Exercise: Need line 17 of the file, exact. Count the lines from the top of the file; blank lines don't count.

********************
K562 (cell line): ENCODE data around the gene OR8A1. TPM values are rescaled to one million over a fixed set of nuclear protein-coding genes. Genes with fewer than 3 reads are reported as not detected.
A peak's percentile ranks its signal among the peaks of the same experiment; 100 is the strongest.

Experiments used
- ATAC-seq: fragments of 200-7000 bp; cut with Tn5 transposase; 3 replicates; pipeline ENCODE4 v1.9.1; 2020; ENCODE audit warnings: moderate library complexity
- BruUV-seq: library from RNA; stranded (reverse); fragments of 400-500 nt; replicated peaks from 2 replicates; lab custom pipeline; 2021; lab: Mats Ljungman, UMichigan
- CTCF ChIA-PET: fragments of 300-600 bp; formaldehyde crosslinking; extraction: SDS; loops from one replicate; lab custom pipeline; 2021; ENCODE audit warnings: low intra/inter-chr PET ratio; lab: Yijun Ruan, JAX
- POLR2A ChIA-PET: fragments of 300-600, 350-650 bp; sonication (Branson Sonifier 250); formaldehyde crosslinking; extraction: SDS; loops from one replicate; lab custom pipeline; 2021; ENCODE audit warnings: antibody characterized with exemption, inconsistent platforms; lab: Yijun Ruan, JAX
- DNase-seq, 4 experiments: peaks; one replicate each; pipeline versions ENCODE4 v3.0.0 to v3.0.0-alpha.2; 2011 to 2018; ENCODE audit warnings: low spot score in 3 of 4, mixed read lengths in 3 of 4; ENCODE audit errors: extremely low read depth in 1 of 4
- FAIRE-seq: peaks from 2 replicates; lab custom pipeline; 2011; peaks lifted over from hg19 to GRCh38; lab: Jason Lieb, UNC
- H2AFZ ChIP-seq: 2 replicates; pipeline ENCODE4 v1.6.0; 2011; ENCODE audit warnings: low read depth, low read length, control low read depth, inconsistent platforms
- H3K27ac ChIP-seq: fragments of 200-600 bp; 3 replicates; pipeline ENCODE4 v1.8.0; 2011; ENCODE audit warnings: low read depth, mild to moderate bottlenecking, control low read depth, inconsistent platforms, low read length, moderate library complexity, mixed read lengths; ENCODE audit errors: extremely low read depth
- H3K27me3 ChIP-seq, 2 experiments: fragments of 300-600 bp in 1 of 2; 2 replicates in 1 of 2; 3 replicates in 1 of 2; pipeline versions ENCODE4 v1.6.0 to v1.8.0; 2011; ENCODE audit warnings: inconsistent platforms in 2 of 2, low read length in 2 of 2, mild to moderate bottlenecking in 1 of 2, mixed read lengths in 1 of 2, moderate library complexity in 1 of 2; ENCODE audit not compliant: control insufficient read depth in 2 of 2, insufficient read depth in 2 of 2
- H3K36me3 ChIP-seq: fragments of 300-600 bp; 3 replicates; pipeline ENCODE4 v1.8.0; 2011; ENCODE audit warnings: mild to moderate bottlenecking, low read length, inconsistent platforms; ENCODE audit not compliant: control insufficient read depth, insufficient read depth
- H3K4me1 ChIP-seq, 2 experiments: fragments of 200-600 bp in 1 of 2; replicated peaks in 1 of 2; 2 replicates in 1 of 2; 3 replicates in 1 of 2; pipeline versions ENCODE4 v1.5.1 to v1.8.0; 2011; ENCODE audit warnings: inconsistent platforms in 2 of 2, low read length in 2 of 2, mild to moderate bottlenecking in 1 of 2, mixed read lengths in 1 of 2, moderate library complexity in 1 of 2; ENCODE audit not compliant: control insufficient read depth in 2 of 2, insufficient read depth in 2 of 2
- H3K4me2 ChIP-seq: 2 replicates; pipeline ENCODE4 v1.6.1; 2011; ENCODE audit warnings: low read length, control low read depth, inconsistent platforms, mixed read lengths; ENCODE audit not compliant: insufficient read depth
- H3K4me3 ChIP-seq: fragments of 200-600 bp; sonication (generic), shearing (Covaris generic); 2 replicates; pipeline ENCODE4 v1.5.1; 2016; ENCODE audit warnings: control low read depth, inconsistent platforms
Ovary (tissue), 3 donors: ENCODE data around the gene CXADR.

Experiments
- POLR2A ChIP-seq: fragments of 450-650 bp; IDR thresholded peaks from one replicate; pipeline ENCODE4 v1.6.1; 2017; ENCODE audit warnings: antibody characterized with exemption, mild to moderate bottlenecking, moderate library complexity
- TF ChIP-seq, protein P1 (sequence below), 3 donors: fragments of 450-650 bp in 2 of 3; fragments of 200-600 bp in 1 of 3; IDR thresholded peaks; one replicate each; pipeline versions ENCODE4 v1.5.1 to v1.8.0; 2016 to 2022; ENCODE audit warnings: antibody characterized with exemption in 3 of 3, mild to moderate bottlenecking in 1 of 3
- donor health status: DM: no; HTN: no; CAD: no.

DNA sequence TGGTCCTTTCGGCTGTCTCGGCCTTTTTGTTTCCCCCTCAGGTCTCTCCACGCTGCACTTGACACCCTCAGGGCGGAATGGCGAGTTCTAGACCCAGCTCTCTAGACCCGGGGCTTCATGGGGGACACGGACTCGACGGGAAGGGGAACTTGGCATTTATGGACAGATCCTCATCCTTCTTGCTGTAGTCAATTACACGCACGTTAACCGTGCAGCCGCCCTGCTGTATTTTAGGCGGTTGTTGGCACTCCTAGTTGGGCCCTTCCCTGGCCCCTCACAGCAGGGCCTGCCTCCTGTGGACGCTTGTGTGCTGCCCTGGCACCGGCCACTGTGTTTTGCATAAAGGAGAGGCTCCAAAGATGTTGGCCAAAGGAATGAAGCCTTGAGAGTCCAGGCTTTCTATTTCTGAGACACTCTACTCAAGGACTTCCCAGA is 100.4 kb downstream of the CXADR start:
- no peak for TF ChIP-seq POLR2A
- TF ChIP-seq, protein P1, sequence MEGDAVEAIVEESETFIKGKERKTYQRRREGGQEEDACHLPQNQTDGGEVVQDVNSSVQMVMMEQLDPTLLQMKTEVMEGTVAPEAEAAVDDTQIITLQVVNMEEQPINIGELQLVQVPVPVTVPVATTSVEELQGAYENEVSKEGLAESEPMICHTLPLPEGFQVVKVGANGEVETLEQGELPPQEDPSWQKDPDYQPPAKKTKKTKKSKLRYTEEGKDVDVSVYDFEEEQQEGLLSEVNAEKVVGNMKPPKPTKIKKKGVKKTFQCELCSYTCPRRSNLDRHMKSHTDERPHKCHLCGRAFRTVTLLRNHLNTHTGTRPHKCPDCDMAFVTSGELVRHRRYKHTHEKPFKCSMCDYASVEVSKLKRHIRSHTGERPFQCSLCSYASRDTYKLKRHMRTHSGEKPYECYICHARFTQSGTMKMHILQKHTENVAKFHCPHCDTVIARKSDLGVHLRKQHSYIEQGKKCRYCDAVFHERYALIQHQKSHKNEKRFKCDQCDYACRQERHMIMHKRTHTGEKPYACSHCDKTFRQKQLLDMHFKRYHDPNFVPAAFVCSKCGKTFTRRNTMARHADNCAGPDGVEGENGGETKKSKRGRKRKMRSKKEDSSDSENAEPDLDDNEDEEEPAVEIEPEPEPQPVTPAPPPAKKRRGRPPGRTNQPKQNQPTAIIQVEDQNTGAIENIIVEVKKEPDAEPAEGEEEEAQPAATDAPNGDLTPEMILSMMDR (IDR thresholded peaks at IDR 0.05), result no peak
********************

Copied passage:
Ovary (tissue), 3 donors: ENCODE data around the gene CXADR.